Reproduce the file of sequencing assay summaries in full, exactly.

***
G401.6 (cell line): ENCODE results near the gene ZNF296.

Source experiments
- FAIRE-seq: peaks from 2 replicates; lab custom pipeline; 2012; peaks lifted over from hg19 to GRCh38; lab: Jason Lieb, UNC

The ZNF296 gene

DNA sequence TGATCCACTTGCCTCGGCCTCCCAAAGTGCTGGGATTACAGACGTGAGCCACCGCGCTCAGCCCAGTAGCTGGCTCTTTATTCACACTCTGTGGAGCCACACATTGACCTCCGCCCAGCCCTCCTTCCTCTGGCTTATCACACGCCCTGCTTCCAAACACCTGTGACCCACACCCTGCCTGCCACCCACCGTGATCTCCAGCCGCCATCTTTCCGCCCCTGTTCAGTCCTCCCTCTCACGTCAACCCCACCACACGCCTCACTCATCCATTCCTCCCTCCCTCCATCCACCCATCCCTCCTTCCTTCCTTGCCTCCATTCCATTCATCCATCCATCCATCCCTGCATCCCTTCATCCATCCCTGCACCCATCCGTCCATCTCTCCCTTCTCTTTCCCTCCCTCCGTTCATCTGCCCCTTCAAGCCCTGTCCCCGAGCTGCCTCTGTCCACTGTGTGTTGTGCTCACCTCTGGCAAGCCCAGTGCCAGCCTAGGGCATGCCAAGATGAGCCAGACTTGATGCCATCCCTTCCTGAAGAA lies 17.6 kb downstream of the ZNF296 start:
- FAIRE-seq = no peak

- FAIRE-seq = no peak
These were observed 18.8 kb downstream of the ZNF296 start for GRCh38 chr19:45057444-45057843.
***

G401.6 (cell line): ENCODE results near the gene ZNF296.

Source experiments
- FAIRE-seq: peaks from 2 replicates; lab custom pipeline; 2012; peaks lifted over from hg19 to GRCh38; lab: Jason Lieb, UNC

The ZNF296 gene

DNA sequence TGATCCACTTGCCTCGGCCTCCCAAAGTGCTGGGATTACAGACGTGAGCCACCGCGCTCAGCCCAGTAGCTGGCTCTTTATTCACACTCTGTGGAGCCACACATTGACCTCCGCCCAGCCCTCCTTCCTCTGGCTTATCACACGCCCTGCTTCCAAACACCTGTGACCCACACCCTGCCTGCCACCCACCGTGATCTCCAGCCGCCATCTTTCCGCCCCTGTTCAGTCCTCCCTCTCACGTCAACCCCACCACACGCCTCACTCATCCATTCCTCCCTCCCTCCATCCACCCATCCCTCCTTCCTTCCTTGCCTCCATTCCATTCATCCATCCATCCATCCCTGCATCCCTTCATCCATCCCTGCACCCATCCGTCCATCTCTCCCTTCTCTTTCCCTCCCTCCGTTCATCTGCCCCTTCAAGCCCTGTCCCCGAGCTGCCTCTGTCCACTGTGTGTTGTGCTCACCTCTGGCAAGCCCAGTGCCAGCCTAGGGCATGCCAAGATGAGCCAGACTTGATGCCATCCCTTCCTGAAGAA lies 17.6 kb downstream of the ZNF296 start:
- FAIRE-seq = no peak

- FAIRE-seq = no peak
These were observed 18.8 kb downstream of the ZNF296 start for GRCh38 chr19:45057444-45057843.